This substantial monograph on the work of Edgar Degas (1834–1917), one of the most significant artists of the 19th and 20th centuries, is a decisive contribution to the literature on the French Impressionist artist. An innovative and groundbreaking book, with underlying discussions related to “dance, politics and society,” it pays special attention to issues of gender, identity, labor, race and the representation of women. Degas worked in various mediums, and, at the end of his life, left around 6,000 works, including 2,000 related to the world of dance and ballet. The contradictions and ambiguities of his art, especially the way he straddles both tradition and modernity, reaffirm both his uniqueness and significance in the history of Western art.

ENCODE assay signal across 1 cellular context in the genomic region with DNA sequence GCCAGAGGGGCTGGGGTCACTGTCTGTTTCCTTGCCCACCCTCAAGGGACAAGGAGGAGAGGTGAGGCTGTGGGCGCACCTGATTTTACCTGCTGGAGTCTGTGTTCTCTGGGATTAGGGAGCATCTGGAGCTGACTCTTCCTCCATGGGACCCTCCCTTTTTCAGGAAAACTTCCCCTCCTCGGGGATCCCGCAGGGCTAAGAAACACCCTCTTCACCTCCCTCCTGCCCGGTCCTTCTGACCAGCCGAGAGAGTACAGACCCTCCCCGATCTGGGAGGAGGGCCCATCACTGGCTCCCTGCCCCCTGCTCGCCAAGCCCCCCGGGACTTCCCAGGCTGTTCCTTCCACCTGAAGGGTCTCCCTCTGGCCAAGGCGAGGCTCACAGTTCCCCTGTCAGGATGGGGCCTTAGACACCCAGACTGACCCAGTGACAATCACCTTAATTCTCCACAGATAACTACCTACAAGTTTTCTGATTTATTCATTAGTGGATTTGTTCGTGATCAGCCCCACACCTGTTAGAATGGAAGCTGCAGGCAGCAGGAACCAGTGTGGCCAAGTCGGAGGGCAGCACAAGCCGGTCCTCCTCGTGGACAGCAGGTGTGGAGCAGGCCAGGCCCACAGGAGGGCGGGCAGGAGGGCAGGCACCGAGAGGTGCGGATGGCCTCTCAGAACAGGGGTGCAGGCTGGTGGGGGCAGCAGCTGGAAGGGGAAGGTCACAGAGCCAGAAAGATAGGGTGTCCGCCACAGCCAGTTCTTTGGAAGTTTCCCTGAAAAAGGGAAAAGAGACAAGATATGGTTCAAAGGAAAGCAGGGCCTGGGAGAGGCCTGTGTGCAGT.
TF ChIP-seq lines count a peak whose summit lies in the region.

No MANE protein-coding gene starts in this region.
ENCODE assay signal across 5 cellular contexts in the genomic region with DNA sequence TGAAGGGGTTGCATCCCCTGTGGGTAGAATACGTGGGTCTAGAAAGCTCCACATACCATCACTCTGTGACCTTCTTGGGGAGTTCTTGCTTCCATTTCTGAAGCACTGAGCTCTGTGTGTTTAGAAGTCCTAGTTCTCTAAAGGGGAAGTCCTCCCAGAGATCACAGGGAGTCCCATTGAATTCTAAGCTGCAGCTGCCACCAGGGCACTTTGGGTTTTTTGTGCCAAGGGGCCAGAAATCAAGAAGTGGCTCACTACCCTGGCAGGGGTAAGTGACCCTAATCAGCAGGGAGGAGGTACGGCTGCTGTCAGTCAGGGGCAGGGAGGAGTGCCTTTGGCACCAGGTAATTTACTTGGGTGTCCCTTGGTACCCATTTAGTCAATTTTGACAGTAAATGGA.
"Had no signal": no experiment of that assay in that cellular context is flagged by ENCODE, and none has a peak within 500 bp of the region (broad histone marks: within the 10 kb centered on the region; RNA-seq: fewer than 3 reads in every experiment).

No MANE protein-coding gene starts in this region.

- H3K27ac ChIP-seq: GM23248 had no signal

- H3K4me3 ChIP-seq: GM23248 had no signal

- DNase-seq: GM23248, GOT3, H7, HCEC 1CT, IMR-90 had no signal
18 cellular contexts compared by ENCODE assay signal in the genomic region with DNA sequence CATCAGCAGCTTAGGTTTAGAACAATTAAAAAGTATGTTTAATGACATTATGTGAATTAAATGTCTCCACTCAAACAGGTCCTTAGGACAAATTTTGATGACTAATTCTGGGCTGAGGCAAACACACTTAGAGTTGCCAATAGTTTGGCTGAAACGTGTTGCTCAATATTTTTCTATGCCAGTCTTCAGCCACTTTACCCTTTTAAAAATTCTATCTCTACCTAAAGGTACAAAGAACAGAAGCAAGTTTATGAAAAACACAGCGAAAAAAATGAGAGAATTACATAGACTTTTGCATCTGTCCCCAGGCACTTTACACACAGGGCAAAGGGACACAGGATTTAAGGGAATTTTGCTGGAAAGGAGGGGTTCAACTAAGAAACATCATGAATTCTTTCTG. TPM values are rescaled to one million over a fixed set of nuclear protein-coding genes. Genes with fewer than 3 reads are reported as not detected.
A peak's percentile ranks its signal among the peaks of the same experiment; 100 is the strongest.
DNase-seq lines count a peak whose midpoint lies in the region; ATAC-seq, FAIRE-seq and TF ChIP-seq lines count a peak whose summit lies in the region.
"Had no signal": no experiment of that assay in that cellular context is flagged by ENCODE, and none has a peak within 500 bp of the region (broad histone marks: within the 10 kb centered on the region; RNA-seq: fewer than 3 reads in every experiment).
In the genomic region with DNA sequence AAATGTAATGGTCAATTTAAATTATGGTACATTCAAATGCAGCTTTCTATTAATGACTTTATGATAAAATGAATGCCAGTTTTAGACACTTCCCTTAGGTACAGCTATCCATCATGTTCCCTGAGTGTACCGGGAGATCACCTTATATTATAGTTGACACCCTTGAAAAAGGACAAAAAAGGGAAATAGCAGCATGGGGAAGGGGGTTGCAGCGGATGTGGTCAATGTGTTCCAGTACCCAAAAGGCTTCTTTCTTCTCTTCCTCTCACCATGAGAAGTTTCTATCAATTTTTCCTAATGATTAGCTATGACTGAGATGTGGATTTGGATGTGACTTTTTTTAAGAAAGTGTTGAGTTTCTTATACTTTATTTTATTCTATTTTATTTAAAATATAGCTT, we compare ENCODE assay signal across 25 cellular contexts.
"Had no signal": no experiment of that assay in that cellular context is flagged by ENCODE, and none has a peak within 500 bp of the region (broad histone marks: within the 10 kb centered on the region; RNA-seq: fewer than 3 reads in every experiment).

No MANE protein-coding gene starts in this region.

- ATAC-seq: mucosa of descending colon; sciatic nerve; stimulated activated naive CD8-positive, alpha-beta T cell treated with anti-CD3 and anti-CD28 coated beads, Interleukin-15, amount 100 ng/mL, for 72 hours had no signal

Degas: Dance, Politics and Society includes ten essays, never before published, by experts around the world, and also features a visual essay of black-and-white photographs of the bronze sculptures, including Little Dancer Aged Fourteen, by the Brazilian artist Sofia Borges. Through her camera, Borges reinterprets and conceives new images of Degas’ most cherished and classic sculptures. Borges’ extraordinary photographs reveal, transform and revisit Degas’ works in an innovative and radical manner.